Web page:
In the late spring and early summer of 1882, Arthur Conan Doyle, then a Bachelor of the Edinburgh Medical School, started practising at Plymouth, working in partnership with his old schoolmate Dr. George Turnavine Budd (1885–1889). He reported on this period in his autobiography, Memories and Adventures,8 as well as in The Stark Munro Letters, a deeply autobiographical story.9 During these 6 weeks, young Arthur, who was in charge of all the surgical cases, ‘went up country once, and operated upon an old fellow’s nose which had contracted cancer through his holding the bowl of a short clay pipe immediately beneath it’.8 In the Stark Munro Letters, where the medical experience at Plymouth is described in very close detail, Conan Doyle added more facts (letter VIII, The Parade, Bradfield, 6 April 1882). The patient ‘was an old soldier who had lost a good many teeth, but who had continued to find room between his nose and chin for a short black clay pipe. Lately, there appeared a small sore on his nose which had spread and become crusted. On feeling it, I found it as hard as a streak of glue, with constant darting passing through it. Of course, there could be no question as to diagnosis. It was epitheliomatous cancer, caused by the irritation of the hot tobacco smoke. Two days after I removed the growth, It was my first operation’.9 Similarly, Kangri cancer evolves from precancerous dermatosis to squamous cell carcinoma. Even at the end of the 19th century, it was well established that pipe smokers were prone to developing carcinoma, mostly of the lower lip. Suggesting a direct role of heat, lip cancer developed particularly in heavy smokers who used very short pipes.10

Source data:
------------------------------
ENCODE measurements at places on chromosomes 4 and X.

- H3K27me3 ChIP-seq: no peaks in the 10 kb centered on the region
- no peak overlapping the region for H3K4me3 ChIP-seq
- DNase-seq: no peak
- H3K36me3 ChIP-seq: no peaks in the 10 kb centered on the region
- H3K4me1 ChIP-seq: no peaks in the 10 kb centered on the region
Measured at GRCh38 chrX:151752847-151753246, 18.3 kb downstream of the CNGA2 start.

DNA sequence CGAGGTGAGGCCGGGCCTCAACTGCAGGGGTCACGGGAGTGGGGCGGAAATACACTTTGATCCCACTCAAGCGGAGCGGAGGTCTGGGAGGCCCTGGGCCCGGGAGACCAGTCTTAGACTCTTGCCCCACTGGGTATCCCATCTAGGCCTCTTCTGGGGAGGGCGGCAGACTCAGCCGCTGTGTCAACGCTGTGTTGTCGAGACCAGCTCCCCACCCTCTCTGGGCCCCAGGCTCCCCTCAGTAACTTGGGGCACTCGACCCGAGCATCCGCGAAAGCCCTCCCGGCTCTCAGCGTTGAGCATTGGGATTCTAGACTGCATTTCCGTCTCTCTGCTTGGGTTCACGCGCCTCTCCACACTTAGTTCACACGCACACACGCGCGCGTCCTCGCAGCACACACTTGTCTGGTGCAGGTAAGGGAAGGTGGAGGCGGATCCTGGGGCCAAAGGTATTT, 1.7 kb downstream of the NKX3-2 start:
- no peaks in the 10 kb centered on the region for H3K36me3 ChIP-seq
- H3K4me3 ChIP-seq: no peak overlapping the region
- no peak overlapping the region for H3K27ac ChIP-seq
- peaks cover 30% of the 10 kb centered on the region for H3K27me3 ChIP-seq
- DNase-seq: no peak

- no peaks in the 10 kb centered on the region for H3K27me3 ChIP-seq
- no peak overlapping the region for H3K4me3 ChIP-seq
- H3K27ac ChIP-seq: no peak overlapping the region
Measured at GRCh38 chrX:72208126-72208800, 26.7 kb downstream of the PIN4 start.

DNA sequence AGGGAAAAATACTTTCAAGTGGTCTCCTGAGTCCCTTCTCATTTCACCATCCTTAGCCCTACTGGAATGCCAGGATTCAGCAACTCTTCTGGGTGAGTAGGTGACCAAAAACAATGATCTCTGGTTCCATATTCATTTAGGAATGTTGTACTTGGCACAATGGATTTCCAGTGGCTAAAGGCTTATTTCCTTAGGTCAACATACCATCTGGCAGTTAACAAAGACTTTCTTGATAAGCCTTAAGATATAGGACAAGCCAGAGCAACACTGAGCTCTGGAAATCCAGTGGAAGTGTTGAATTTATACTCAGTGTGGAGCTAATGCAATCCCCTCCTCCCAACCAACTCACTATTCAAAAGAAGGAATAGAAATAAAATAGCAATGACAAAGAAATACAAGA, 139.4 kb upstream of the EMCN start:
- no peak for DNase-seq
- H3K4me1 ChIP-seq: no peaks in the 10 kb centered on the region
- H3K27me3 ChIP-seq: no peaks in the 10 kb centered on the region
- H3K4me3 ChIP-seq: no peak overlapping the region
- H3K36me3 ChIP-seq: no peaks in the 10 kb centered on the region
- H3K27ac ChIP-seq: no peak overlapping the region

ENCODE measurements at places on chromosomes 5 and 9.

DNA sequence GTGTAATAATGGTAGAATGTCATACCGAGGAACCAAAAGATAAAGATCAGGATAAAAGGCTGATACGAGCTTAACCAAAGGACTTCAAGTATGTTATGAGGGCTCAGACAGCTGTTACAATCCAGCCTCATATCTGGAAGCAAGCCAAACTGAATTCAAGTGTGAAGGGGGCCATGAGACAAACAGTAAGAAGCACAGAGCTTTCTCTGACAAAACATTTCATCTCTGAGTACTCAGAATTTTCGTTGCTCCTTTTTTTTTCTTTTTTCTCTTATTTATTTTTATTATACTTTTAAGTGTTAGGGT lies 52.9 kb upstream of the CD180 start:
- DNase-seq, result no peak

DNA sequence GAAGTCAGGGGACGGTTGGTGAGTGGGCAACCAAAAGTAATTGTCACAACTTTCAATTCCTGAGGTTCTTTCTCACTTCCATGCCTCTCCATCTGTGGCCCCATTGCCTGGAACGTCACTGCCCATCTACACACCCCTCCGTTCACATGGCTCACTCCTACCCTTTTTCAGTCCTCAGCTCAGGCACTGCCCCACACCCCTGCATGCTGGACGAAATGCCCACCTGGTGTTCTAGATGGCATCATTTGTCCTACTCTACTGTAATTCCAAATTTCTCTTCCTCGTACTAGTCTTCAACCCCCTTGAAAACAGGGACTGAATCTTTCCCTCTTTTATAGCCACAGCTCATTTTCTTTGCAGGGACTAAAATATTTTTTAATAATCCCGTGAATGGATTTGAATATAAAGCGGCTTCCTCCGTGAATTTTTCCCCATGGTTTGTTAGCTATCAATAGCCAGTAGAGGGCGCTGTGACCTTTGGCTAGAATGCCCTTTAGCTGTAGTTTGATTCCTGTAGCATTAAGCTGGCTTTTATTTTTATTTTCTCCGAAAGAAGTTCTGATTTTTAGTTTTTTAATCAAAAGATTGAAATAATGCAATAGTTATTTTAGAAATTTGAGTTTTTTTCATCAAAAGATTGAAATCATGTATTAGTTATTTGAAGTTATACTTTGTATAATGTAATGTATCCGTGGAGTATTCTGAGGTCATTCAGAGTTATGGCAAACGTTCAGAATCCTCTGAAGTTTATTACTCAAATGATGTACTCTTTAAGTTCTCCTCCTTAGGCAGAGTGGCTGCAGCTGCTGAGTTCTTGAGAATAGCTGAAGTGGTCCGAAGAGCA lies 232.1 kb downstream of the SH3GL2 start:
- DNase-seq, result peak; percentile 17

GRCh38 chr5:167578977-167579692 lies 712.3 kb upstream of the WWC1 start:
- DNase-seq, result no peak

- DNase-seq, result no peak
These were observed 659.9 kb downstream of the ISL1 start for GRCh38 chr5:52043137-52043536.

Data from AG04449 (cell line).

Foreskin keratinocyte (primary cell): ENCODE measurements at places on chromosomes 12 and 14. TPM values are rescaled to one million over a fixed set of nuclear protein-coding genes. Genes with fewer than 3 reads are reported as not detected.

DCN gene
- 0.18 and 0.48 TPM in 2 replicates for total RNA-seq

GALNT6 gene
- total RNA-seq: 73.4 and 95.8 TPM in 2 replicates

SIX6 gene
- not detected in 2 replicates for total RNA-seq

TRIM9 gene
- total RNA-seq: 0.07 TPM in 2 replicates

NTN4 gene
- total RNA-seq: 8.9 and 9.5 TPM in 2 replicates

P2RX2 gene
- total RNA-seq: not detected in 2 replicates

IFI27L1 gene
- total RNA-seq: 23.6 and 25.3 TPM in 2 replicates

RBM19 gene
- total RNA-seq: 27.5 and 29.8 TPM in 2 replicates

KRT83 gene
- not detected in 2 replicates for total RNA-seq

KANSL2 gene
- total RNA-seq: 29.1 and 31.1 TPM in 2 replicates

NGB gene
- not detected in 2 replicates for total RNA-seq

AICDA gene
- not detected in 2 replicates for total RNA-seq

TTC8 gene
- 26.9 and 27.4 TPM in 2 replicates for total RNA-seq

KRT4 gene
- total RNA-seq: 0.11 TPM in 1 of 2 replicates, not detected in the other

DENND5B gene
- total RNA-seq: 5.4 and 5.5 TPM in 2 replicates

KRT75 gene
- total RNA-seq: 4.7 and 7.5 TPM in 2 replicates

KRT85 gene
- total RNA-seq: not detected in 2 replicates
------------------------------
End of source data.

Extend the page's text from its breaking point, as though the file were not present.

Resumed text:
Elmslie had previously pointed out that the use of portable braziers was not limited to Kashmir, the custom being particularly known in Italy, where the use of the ‘scaldino’, a small portable earthenware brazier, was widely diffused, particularly throughout the south of Italy during wintertime.3 Figure 1 shows a collection of heating utensils collected from different regions of the world and held by the Smithsonian Institution.11 Numbers 6–8 are Italian ‘scaldini’. Number 4 is an example of Kangri. The ‘scaldino’ was very similar in size and shape to the Kashmiri Kangri. It is very interesting to note that Heywood W. Seyton-Karr, a British explorer and collector of archaeological artefacts who travelled to Kashmir and the Himalayas between 1887 and 1888, wrote that ‘early Italian missionaries have the credit of having introduced the Italian scaldino, here known as a Kangri, among the inhabitants of this place’.12 Although Italian physicians had observed rashes in Italian women accustomed to sitting for many hours with the ‘scaldino’ under their clothes, a role in causing skin cancer had been dismissed. Elmslie explained this difference ‘as the arrangement of the dress is considerably different to what obtains among the poverty-stricken inhabitants3 of Kashmir.

Figure 1:
Plate 71 from Ref. 11, illustrates a variety of hand and foot warmers found at different latitudes. The Italian ‘scaldini’ are shown in figures 6–8. The Kangri vessel is shown in Figure 4. The fire vessels shown in Figures 1, 2, 3, 5 are from China. The other fire vessels shown are all from Europe.

Considering all these things, the nose cancer described by Conan Doyle lends itself to an interesting, additional example of heat-promoted cancer, like Kangri cancer.

Declaration of patient consent

Patient consent is not required as there are no patients in this study.

Financial support and sponsorship

Nil.

Conflicts of interest

There are no conflicts of interest.

Use of artificial intelligence (AI)-assisted technology for manuscript preparation

The authors confirm that there was no use of artificial intelligence (AI)-assisted technology for assisting in the writing or editing of the manuscript and no images were manipulated using AI.

References